"It's no more complicated than that, and the solution is as simple as turning race/color into an adjective and adding man, woman, politician, father, etc. If that takes more effort to craft a headline, lead, super or crawl, well, that's a problem for journalists that the subjects of their journalism and the rest of the consuming public ought not have to shoulder."

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On the Web, Conversations with the Insightful

For the last six months, New York Times reporter Calvin Sims, a former correspondent in Japan and Los Angeles now assigned to the Times' video/TV unit, has been producing "Conversations" for the Times' Web site. They are with people his boss, Lawrie Mifflin, calls some "who had insightful things to say but who aren't typically interviewed or out on the lecture circuit at the moment."

Calvin Sims and Liberian President Ellen Sirleaf Johnson.

"We started 'The Conversation' about six months ago. I was asked to develop some web-exclusive programming for The Times web site," Sims told Journal-isms via e-mail. "We had a very limited budget — so I decided the easiest thing to do was an interview show, but one that would be different from those on television and cable, one that would explore issues in greater depth and ask those questions that nobody was asking in a way that would actually elicit answers. The program is produced by me and another editor/producer. I choose the guests and convince them, with much cajoling, to appear. We also try to offer a diversity in the guests and issues on the program.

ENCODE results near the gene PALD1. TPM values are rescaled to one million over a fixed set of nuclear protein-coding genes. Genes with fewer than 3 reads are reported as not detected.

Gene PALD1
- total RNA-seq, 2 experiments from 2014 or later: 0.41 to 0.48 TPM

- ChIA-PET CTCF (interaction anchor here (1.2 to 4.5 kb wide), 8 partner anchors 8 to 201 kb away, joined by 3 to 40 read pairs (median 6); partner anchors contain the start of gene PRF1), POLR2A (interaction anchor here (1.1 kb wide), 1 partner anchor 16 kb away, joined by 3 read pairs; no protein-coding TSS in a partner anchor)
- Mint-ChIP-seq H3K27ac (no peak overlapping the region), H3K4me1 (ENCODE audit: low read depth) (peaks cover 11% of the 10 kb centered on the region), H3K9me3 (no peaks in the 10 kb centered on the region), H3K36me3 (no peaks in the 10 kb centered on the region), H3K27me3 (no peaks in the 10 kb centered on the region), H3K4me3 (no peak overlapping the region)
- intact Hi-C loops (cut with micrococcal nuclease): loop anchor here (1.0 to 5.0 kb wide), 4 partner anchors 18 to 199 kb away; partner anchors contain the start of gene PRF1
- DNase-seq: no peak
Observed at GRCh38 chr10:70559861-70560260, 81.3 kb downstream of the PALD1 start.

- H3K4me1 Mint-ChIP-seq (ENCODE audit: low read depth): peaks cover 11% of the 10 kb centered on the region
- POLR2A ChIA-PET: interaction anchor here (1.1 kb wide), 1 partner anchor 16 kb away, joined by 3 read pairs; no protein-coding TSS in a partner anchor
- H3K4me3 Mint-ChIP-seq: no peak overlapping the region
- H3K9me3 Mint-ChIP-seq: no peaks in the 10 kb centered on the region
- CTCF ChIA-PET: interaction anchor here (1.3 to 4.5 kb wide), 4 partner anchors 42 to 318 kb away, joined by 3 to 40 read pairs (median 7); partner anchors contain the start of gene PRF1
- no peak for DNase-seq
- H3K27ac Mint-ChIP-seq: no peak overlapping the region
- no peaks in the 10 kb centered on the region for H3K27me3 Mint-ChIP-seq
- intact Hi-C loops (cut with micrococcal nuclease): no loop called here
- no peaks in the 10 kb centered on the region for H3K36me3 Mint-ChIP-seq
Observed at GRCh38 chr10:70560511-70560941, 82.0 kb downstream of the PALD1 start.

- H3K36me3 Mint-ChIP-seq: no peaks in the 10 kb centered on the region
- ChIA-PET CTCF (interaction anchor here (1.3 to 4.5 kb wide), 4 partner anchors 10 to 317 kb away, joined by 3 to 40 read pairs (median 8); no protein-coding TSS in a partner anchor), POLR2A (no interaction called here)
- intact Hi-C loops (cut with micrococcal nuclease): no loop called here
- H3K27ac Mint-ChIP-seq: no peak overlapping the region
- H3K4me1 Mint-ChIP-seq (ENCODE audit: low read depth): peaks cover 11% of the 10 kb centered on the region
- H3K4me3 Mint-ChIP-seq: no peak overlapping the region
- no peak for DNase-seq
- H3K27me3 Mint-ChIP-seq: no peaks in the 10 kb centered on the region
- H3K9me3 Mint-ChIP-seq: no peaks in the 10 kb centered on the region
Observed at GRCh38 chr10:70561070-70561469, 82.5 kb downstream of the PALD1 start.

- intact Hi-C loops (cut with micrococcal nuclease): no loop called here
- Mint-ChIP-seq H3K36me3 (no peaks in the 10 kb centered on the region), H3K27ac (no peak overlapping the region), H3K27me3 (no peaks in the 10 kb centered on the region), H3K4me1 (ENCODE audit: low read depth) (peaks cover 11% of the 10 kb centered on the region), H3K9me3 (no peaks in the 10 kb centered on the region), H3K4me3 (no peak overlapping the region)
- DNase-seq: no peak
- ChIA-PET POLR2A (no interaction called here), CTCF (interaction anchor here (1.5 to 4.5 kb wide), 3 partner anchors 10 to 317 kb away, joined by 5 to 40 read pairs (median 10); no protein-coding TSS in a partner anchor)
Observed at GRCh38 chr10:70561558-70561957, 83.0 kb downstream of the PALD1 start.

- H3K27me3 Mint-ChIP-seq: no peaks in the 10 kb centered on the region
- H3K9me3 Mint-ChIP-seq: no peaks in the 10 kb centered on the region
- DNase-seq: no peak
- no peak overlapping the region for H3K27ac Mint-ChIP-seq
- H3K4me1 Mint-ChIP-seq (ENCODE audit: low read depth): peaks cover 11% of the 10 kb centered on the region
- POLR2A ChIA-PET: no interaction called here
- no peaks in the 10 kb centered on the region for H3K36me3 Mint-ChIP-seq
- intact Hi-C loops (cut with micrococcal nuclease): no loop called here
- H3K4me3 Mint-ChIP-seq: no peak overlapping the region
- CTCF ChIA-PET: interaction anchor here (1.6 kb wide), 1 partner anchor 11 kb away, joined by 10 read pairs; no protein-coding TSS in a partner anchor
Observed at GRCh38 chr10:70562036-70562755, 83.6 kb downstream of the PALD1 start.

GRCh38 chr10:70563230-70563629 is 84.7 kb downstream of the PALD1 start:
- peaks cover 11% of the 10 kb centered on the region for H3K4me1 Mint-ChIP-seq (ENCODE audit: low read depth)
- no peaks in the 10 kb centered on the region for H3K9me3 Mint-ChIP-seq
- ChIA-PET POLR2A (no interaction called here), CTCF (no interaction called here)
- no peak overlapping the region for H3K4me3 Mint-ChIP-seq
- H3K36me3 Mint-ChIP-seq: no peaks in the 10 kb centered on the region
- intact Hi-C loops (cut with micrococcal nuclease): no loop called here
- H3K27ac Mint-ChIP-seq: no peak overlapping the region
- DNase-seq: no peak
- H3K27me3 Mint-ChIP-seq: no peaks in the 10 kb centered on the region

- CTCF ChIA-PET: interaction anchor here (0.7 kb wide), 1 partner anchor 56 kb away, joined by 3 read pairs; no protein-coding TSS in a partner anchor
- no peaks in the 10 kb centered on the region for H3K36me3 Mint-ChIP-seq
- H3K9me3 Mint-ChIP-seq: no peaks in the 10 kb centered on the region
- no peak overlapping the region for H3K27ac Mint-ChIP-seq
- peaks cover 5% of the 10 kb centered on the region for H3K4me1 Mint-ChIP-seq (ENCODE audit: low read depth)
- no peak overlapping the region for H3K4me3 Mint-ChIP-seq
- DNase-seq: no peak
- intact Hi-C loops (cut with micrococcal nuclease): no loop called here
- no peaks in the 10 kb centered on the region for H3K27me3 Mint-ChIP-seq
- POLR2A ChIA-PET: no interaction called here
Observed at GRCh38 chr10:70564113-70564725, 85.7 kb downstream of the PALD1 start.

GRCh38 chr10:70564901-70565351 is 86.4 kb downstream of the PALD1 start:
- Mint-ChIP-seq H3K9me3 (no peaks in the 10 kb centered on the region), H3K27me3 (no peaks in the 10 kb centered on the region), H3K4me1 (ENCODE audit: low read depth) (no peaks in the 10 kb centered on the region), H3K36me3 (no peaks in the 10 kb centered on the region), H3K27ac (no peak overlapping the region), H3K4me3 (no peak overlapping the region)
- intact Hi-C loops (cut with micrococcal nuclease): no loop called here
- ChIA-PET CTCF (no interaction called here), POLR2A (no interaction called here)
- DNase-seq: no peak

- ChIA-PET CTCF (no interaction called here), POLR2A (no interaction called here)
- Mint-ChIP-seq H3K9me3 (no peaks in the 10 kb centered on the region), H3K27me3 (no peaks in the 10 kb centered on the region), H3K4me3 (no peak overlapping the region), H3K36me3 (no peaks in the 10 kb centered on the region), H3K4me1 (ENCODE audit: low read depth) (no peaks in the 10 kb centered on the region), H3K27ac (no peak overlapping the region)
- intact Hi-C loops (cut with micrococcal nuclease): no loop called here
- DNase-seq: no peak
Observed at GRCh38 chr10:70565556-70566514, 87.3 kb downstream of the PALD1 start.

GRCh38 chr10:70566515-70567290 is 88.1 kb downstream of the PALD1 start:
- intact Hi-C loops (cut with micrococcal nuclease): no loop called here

"If you go to the 'Conversation' page, you can see all our interviews, which stay up on the web site forever. We seek interviewees who are not only knowledgeable of the issues but also 'personify' the issue in some way that helps make them accessible. It's a challenge getting people to appear because it's a new format. So far we've had good luck —" author and activist Eli Wiesel; the Rev. Calvin Butts of Harlem's Abyssinian Baptist Church; lawyer John Yoo; Liberian President Ellen Sirleaf Johnson; Neil deGrasse Tyson, director of the Hayden Planetarium; Orhan Pamuk, Nobel Prize-winning author, etc. "I really liked the interview with Luke Visconti, editor of Diversity Inc.

"We decided to 'chapterize' like a mini-book so viewers wouldn't have to spend a full 20 minutes in front of the small computer screen. They could watch one or two chapters and then return later to finish, like a book, or they could skip to chapters they found more to their liking. We currently produce two per month. It's a work in progress."

Mifflin, who is the executive director of television and video for the Times Web site, says she doesn't follow hit counts on principle — "We try to reflect very much the same range of things that are in the newspaper itself," regardless of popularity, but says most have attracted advertisers, and viewers who say they'd like to publish the interviews.